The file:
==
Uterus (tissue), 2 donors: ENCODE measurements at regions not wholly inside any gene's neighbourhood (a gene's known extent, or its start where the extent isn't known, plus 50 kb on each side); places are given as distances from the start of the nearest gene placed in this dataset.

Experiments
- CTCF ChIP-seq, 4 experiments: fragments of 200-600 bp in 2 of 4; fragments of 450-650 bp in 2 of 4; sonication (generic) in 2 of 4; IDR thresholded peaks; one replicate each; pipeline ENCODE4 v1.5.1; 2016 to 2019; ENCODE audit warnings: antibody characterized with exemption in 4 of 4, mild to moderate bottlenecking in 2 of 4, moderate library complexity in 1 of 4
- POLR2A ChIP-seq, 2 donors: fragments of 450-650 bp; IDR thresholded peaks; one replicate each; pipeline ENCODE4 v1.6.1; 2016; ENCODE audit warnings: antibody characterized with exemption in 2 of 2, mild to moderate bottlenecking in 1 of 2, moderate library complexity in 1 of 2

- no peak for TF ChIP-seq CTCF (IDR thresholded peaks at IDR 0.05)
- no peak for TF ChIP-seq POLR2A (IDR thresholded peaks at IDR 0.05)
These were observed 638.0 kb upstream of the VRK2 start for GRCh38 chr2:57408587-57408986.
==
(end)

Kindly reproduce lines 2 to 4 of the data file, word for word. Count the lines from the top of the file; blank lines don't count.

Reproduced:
Experiments
- CTCF ChIP-seq, 4 experiments: fragments of 200-600 bp in 2 of 4; fragments of 450-650 bp in 2 of 4; sonication (generic) in 2 of 4; IDR thresholded peaks; one replicate each; pipeline ENCODE4 v1.5.1; 2016 to 2019; ENCODE audit warnings: antibody characterized with exemption in 4 of 4, mild to moderate bottlenecking in 2 of 4, moderate library complexity in 1 of 4
- POLR2A ChIP-seq, 2 donors: fragments of 450-650 bp; IDR thresholded peaks; one replicate each; pipeline ENCODE4 v1.6.1; 2016; ENCODE audit warnings: antibody characterized with exemption in 2 of 2, mild to moderate bottlenecking in 1 of 2, moderate library complexity in 1 of 2